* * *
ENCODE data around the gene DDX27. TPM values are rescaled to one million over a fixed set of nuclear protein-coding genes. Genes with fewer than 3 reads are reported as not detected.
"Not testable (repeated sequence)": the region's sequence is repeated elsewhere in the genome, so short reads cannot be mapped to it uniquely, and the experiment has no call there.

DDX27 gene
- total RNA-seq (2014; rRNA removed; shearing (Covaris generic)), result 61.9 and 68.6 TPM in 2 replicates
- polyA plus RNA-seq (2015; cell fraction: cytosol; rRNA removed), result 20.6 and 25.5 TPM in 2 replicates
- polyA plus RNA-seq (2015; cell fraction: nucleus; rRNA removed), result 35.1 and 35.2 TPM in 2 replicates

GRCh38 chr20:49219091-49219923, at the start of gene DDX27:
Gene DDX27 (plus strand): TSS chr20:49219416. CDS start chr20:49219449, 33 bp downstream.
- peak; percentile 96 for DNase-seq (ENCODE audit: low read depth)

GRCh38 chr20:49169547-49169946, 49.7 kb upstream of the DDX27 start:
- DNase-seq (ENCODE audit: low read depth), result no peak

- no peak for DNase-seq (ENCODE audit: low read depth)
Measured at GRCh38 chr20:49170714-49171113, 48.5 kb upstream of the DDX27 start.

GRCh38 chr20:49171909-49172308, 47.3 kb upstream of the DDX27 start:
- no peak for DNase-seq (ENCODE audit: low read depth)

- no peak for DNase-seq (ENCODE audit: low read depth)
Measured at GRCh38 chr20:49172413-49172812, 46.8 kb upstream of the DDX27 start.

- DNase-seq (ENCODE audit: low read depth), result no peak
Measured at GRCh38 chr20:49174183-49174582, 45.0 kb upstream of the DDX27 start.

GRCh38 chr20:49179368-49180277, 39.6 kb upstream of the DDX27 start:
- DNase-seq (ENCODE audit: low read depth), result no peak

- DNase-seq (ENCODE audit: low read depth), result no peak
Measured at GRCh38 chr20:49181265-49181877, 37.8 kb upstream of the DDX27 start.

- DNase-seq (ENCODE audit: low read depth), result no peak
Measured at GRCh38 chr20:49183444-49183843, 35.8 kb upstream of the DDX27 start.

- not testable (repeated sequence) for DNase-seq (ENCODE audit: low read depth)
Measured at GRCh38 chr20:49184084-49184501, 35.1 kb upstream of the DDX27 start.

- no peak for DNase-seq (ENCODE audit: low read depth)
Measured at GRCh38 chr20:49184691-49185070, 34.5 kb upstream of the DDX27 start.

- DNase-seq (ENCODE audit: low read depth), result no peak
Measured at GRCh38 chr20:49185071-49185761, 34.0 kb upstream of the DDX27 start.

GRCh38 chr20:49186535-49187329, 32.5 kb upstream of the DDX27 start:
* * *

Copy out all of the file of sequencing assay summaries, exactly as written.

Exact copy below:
ENCODE data around the gene DDX27. TPM values are rescaled to one million over a fixed set of nuclear protein-coding genes. Genes with fewer than 3 reads are reported as not detected.
"Not testable (repeated sequence)": the region's sequence is repeated elsewhere in the genome, so short reads cannot be mapped to it uniquely, and the experiment has no call there.

DDX27 gene
- total RNA-seq (2014; rRNA removed; shearing (Covaris generic)), result 61.9 and 68.6 TPM in 2 replicates
- polyA plus RNA-seq (2015; cell fraction: cytosol; rRNA removed), result 20.6 and 25.5 TPM in 2 replicates
- polyA plus RNA-seq (2015; cell fraction: nucleus; rRNA removed), result 35.1 and 35.2 TPM in 2 replicates

GRCh38 chr20:49219091-49219923, at the start of gene DDX27:
Gene DDX27 (plus strand): TSS chr20:49219416. CDS start chr20:49219449, 33 bp downstream.
- peak; percentile 96 for DNase-seq (ENCODE audit: low read depth)

GRCh38 chr20:49169547-49169946, 49.7 kb upstream of the DDX27 start:
- DNase-seq (ENCODE audit: low read depth), result no peak

- no peak for DNase-seq (ENCODE audit: low read depth)
Measured at GRCh38 chr20:49170714-49171113, 48.5 kb upstream of the DDX27 start.

GRCh38 chr20:49171909-49172308, 47.3 kb upstream of the DDX27 start:
- no peak for DNase-seq (ENCODE audit: low read depth)

- no peak for DNase-seq (ENCODE audit: low read depth)
Measured at GRCh38 chr20:49172413-49172812, 46.8 kb upstream of the DDX27 start.

- DNase-seq (ENCODE audit: low read depth), result no peak
Measured at GRCh38 chr20:49174183-49174582, 45.0 kb upstream of the DDX27 start.

GRCh38 chr20:49179368-49180277, 39.6 kb upstream of the DDX27 start:
- DNase-seq (ENCODE audit: low read depth), result no peak

- DNase-seq (ENCODE audit: low read depth), result no peak
Measured at GRCh38 chr20:49181265-49181877, 37.8 kb upstream of the DDX27 start.

- DNase-seq (ENCODE audit: low read depth), result no peak
Measured at GRCh38 chr20:49183444-49183843, 35.8 kb upstream of the DDX27 start.

- not testable (repeated sequence) for DNase-seq (ENCODE audit: low read depth)
Measured at GRCh38 chr20:49184084-49184501, 35.1 kb upstream of the DDX27 start.

- no peak for DNase-seq (ENCODE audit: low read depth)
Measured at GRCh38 chr20:49184691-49185070, 34.5 kb upstream of the DDX27 start.

- DNase-seq (ENCODE audit: low read depth), result no peak
Measured at GRCh38 chr20:49185071-49185761, 34.0 kb upstream of the DDX27 start.

GRCh38 chr20:49186535-49187329, 32.5 kb upstream of the DDX27 start: